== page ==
Code review reason 10: (Anti-reason) You'll pay more sales commissions because you'll be selling more product...wait, that's a good thing! When customers sing your praises because your product is so reliable, it's easier both to sell to new customers and to sell more product to your existing customers. Sure, your sales commissions might go up, but I've never really heard anyone complain about this too loudly.
Code review reason 11: There are tools that reduce the annoyance factor of old school review processes. After I tweeted this, @kyletolleasked for some recommendations. I will follow up this post with several tools that I've found. Stay tuned. (Look at my timeline starting here for now).
Code review reason 12: There's zero risk. Even not-super-effective reviews beat testing. If I spent a little time I could probably dig up some published research to back this up. But my personal data says my personal code reviews are about four times as effective as unit testing. So even if I perform a half-hearted review, I'm still going to be more effective than testing. (See reasons #2 and #4, also keep in mind reason #5 which doesn't have an immediate measurable effect.) There might be data out there that says code reviews are a waste of time. Flying reindeer might also exist.
Code review reason 13: (Anti-reason) Testers bored from not finding as many bugs... Oh yeah! They could focus on stress/perf tests. This would be a good problem to have...
Code review reason 14: Reviewing code is good practice for reviewing code. You'll get better. Your team's review effectiveness will improve over time. This means that the long term risk of failure is even lower than the short term risk (see reason #12 for why the risk of failure is zero or very close to zero).
Code review reason 15: It's a great way to build a really useful code review checklist. This is kind of stretching, a useful code review checklist doesn't really matter to the customer. (I should probably come up with a couple of bonus reasons to account for the "artificial fillers"... Hey, I tweeted this during the 3pm slump before my afternoon cup of tea.)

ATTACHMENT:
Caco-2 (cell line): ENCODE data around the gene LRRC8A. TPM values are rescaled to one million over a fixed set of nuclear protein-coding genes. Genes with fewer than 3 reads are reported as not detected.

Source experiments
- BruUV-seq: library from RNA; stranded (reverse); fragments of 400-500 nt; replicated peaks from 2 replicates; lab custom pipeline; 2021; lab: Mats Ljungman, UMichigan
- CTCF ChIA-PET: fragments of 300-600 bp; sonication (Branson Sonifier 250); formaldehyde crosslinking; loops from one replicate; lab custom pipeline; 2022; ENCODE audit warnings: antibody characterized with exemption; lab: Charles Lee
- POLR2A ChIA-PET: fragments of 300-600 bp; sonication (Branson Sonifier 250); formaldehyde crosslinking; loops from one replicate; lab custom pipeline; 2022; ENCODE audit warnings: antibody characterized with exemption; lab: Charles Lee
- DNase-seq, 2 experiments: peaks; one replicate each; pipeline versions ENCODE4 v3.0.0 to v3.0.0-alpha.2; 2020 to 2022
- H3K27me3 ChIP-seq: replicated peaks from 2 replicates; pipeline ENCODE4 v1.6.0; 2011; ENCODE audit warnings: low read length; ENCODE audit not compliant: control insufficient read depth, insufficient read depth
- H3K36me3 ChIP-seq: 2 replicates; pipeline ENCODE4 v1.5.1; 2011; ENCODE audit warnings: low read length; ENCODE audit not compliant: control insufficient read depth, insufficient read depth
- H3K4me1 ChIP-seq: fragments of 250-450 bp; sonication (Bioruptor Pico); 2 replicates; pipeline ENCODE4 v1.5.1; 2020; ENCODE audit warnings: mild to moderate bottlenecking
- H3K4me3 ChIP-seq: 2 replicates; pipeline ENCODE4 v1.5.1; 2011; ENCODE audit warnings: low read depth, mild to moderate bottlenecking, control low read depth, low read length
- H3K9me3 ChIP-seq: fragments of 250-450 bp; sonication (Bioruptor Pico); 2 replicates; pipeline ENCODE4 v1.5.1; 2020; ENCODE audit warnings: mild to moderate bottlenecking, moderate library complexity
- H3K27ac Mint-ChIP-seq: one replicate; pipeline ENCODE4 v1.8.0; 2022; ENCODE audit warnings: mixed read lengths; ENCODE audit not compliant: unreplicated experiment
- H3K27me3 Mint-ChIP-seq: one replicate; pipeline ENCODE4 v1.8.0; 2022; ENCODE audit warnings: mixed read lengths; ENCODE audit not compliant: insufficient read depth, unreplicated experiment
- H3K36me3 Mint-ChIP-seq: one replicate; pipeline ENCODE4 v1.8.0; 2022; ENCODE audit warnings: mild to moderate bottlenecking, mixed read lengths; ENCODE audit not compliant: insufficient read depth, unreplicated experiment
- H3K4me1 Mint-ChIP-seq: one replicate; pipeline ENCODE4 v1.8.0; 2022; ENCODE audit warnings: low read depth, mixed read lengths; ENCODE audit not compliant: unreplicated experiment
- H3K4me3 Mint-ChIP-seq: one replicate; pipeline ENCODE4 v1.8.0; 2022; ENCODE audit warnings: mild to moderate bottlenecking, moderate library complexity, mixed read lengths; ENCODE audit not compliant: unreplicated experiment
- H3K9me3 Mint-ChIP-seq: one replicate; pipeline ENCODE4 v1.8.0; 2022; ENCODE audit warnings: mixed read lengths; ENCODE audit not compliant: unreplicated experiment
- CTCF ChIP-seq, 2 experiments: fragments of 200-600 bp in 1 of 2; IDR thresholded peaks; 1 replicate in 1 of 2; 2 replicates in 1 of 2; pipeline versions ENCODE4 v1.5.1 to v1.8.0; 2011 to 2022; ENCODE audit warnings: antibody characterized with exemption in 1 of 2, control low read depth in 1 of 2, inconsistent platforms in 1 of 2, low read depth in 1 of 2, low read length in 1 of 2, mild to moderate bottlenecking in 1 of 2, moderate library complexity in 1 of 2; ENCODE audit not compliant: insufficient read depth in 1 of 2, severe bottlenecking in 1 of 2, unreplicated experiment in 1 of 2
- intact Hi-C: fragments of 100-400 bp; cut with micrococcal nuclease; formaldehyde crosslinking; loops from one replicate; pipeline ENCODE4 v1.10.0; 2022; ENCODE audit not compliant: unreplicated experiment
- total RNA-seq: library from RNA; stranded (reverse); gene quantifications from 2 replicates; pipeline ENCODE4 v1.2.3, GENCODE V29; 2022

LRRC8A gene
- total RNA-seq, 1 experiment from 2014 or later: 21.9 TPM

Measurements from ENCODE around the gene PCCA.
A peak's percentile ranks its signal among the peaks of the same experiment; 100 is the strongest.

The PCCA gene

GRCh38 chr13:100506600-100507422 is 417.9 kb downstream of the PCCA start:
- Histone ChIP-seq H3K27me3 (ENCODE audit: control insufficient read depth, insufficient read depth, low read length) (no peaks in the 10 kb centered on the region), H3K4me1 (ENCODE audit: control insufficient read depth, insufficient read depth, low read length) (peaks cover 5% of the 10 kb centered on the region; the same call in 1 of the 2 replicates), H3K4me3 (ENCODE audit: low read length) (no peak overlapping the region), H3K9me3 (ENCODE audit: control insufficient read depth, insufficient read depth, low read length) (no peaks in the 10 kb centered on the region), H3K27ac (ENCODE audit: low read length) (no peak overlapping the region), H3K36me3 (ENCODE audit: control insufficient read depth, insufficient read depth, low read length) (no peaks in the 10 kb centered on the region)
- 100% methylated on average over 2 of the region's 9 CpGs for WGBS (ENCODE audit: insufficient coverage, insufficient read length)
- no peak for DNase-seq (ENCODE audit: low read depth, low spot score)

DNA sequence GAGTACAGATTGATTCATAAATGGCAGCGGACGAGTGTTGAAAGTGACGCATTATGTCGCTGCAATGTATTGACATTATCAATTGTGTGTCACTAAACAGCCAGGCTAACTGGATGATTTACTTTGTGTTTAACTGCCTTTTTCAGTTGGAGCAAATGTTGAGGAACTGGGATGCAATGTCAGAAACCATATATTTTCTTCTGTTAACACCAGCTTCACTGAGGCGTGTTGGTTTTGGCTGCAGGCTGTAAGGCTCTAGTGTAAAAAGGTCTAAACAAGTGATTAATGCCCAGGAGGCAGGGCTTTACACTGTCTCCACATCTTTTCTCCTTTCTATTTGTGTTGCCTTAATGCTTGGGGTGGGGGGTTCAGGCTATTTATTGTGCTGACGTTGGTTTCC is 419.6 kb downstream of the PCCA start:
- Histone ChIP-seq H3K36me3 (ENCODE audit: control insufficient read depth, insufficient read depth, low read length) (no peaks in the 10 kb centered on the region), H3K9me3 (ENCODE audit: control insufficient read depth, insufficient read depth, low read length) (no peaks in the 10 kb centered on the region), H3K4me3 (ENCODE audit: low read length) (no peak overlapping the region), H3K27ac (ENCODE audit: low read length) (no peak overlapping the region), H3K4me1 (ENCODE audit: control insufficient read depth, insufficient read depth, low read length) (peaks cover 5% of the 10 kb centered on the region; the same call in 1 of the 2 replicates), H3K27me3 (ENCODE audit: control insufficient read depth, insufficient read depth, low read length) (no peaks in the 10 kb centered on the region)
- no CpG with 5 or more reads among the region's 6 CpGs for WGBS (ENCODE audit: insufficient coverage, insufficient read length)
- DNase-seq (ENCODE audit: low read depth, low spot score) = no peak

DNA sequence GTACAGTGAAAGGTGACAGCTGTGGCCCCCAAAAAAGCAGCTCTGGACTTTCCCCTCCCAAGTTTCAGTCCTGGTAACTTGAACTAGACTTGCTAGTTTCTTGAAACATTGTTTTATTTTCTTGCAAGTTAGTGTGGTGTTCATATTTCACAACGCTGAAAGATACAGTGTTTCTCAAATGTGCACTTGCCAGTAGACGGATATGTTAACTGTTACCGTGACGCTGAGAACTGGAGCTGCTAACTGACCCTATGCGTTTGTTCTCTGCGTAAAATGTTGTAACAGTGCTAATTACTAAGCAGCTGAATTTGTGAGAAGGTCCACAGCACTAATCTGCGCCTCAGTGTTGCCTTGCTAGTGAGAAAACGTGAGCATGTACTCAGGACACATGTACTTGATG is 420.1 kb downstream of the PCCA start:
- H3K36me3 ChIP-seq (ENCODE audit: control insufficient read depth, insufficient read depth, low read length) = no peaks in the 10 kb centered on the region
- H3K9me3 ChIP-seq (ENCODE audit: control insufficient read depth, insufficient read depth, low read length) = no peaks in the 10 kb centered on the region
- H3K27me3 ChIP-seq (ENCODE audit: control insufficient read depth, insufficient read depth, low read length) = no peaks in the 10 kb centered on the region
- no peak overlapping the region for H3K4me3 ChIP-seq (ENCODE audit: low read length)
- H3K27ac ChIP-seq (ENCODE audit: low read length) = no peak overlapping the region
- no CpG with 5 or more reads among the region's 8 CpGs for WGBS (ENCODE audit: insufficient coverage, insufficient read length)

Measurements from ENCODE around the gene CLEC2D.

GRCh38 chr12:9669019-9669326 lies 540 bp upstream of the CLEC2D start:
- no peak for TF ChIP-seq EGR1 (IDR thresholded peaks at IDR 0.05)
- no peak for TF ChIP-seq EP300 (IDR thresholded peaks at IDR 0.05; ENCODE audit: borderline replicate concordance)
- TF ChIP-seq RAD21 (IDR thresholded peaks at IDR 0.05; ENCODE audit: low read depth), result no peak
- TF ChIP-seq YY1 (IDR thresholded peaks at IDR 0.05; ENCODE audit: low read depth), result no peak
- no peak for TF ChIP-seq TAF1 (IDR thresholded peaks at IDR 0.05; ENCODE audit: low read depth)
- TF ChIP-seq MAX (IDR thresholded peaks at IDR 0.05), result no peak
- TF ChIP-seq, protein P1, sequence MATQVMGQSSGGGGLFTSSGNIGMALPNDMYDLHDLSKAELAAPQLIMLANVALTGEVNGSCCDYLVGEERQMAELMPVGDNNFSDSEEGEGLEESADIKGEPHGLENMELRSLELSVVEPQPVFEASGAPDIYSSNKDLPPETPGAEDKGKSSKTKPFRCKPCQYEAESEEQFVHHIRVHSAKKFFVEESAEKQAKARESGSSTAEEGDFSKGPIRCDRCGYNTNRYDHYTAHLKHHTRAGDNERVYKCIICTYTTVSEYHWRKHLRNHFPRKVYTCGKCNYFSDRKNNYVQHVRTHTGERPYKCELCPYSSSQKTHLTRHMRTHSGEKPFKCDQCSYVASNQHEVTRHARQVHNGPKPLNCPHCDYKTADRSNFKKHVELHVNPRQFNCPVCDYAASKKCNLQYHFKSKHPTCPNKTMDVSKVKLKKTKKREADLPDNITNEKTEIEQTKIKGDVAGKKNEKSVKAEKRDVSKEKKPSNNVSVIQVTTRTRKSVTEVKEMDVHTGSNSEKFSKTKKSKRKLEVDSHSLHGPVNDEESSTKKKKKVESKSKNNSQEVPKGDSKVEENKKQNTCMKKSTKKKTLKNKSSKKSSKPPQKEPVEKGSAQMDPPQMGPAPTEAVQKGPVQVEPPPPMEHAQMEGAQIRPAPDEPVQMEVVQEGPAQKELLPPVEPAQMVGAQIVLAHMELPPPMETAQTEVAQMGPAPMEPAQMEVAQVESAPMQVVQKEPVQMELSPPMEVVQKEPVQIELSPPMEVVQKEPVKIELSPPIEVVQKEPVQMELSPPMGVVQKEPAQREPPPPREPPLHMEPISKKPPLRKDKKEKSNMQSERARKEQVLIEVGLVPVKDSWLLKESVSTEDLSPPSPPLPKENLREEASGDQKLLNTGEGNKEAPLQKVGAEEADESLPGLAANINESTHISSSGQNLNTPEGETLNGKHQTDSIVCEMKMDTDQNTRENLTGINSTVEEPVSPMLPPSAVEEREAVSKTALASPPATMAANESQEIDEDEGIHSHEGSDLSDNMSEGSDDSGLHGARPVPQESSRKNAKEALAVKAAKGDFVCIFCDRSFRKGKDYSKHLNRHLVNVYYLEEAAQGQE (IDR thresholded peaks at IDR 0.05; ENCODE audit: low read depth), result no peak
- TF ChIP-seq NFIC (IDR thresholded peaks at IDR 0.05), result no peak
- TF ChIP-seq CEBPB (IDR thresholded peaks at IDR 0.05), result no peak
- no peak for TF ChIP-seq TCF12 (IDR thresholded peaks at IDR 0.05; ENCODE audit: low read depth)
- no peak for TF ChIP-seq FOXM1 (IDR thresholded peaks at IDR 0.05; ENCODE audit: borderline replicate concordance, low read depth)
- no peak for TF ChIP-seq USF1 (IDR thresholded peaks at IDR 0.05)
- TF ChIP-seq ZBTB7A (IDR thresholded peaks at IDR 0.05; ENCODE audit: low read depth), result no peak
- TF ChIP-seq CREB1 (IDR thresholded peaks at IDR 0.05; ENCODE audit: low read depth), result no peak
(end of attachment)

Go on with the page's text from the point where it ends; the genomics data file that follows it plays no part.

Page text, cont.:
Code review reason 16: Out on a speculative limb: better staff retention because developers spend less time fixing annoying bugs.I'm not sure about anyone else, but I've stayed at a job that was otherwise not-so-great because of the quality of the team I was on and the people around me. Being part of a well-oiled machine feels good. It's motivating to go to work everyday knowing that you're going to produce a high quality product and your coworkers are there to back you up.
Code review reason 17: Reduces schedule risk because product quality is higher as it enters downstream phases. Your testers won't get blocked as much (see reason #8) and testing won't drag out. Since you get feedback relatively early in the schedule (see reason #1) you have a good idea of how long testing will take.
Code review reason 18: Feedback (especially from peers) at the source level means you will stop making the same mistakes over and over.(See reason #6.) This also stems from the fact that each engineer will have data in-hand about the types of defects he makes and he can come up with ways to prevent this defect from happening to begin with. And this is really when the magic occurs: when you can start thinking about preventing entire classes of defects.
Code review reason 19: Improves the quality of documentation / comments as well as executable code. (See reason #7.) Developers will include better comments to avoid having to answer too many questions from reviewers. If reviewers are looking for inconsistencies between comments and code, this is extra motivation to make sure that code documentation is up to date. Lastly, I suspect that overly complex code will become scarce since this will be scrutinized and questioned more than simple code passages.
Code review reason 20: Customers won't find as many bugs in their soup. This is maybe redundant to reason #9, but helping customers is why we exist, right? So I'll allow this one to stand and — like I said above — I'll work on a couple of bonus reasons to add to this list.
[Code review reason ]: http://twitter.com/kyletolle/status/1076701951